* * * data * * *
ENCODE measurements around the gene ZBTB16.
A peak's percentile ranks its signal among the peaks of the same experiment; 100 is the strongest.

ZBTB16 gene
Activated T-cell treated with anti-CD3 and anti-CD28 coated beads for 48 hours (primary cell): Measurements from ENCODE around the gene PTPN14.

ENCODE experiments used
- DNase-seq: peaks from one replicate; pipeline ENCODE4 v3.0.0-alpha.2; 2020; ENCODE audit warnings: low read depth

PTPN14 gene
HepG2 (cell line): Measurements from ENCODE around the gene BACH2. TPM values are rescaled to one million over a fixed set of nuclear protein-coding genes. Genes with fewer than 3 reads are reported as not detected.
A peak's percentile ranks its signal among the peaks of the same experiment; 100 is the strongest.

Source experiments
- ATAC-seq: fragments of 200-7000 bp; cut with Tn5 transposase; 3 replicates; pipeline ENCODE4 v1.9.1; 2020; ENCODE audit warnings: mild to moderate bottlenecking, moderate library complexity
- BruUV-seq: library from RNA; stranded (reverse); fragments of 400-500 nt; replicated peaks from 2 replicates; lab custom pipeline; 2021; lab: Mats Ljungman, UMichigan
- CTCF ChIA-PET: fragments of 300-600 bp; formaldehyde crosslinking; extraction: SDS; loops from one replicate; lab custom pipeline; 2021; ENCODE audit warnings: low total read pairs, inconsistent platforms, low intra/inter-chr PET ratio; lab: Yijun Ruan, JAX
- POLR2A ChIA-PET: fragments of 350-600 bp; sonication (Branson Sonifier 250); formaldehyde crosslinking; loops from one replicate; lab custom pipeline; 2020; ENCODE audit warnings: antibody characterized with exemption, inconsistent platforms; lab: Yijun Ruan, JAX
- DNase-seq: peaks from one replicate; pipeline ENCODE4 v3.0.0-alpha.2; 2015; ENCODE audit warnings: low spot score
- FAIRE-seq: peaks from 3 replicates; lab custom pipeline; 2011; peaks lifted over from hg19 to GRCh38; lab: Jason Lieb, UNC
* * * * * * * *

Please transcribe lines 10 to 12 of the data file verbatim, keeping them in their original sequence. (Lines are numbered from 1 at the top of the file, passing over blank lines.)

Source experiments
- ATAC-seq: fragments of 200-7000 bp; cut with Tn5 transposase; 3 replicates; pipeline ENCODE4 v1.9.1; 2020; ENCODE audit warnings: mild to moderate bottlenecking, moderate library complexity
- BruUV-seq: library from RNA; stranded (reverse); fragments of 400-500 nt; replicated peaks from 2 replicates; lab custom pipeline; 2021; lab: Mats Ljungman, UMichigan